At inclusion, parents were sent a questionnaire on family psychiatric history, pregnancy and delivery, which they filled out at home and returned to us via mail or in person during a visit to the department. These questionnaires were typically filled out by the mother. This questionnaire included questions on maternal use of alcohol, cigarettes and other drugs of abuse during pregnancy. The mother was asked whether she had taken the substance in question during pregnancy. If she indicated that she had, she was asked to estimate the number of units (drinks, cigarettes) she had used. Mothers could report the number of units per day, week or month. Estimates were recalculated to number of units per week, which was multiplied by the duration of pregnancy in weeks to acquire an estimate of total use. Birth weight (BW) of the child was also taken from the questionnaire. Questions on the prevalence of psychiatric diagnoses in first-degree family members were used to calculate a proxy for familial psychiatric load. The questionnaires were screened for data quality. This screening preceded the matching procedure and involved checking whether questionnaires were filled out completely and that there were no written comments indicating that parents had not followed the instructions while filling out the questionnaire. Most parents had fully completed the questionnaire. Questionnaires with many missing data or ambiguous answers were reviewed by two of the authors (PdZ and RS or FZ) and were only carried forward on consensus on the validity of the reported data. For this study, the answers to the questions on substance use during pregnancy were required to be present (77% met this criterion). For controls, total IQ and mean parental education was slightly lower in the data sets that did not meet this criterion than in those that did (mean parental education M (s.d.)included=13.5 (2.0) years, M (s.d.)not included = 12.3 (2.3) years; total IQ M (s.d.)included = 112.0 (17.0), M (s.d.)not included = 104.0 (16.4)). No such demographic differences were present for subjects with ADHD.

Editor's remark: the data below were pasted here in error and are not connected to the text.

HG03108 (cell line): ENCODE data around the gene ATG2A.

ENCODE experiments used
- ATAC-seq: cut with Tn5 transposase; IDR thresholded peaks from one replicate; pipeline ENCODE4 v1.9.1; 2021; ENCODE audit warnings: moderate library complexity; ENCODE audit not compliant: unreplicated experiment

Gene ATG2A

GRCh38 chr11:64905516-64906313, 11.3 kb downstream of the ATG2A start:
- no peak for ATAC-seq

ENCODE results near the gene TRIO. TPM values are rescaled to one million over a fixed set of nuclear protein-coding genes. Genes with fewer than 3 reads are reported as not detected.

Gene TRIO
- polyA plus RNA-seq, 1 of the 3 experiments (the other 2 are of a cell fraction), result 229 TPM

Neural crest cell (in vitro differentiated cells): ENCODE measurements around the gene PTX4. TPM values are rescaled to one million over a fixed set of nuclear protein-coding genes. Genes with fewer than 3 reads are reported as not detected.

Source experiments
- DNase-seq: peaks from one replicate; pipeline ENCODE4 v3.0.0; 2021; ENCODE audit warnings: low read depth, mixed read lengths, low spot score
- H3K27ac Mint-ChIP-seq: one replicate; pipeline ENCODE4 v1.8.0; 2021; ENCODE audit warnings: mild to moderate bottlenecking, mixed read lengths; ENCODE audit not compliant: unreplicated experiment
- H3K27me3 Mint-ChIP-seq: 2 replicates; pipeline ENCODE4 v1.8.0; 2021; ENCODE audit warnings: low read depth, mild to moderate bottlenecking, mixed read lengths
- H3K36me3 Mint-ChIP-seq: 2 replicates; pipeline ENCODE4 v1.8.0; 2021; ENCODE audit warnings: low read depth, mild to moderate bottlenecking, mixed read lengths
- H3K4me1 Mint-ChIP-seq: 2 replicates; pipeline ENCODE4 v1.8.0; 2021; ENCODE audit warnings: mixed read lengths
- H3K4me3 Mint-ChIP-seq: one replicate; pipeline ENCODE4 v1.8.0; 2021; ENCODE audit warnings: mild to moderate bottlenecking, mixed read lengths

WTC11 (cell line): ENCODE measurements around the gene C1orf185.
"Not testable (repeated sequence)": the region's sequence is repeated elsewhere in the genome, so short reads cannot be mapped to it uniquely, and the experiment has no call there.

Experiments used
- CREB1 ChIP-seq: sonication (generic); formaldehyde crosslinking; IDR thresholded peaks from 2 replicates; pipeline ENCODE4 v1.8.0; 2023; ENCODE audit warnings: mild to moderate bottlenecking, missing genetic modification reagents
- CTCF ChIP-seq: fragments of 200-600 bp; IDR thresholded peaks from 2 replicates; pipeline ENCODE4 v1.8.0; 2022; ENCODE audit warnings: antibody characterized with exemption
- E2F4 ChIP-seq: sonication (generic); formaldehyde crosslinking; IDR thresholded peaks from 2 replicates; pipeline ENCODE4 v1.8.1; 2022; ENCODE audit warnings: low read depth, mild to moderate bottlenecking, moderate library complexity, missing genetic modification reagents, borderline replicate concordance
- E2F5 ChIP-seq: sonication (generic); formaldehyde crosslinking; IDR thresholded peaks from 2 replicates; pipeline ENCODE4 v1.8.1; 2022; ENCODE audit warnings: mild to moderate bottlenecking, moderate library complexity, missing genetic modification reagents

Alcohol exposure was low in comparison with the extant literature (see Table 1). We set the cutoff for inclusion as a case in the group exposed to alcohol at a minimum of two drinks per month. There were two controls and one case with ADHD for whom prenatal alcohol and cigarette exposure were both reported. Given the small number of cases involved, we included these three subjects in the analyses for both exposures. The mothers of 16 subjects with ADHD (one girl) and 13 controls (two girls) reported cigarette use during pregnancy. The mothers of 11 subjects with ADHD (only boys) and 14 controls (five girls) reported alcohol use during pregnancy. For the individual matching procedure, good quality questionnaire data were available for 132 unexposed subjects (74 controls, 58 subjects with ADHD).
Subjects with ADHD and prenatal exposure to either substance were individually matched to subjects with ADHD and typically developing controls who had not been prenatally exposed to either substance from our cohort study. Controls with prenatal exposure were individually matched to controls without. Although a 2 × 2 factorial design would have been the design of choice for this study, this was not feasible as we had only limited numbers of subjects with a history of prenatal exposure in the cohort. There were substantial differences in demographic variables between subjects with ADHD and controls who had been exposed for both cigarette and alcohol exposure, prohibiting the use of such a design. Matching was performed blind to medication status of the ADHD participants and to pre- or perinatal complications other than exposure. Subjects were always matched to subjects of the same gender. We performed two rounds of individual matching; one where socioeconomic status (SES) was given priority as a matching criterion and a second where BW was used as the more pressing criterion. First, we matched for SES as this should provide the most parsimonious (if not full) control for confounding issues such as postnatal developmental environment,34 and maternal nutritional status,35 both of which correlate with SES. The second matching by BW was performed to investigate the specificity of the findings to prenatal exposure, by controlling for general prenatal adversity, for which BW is often considered a proxy.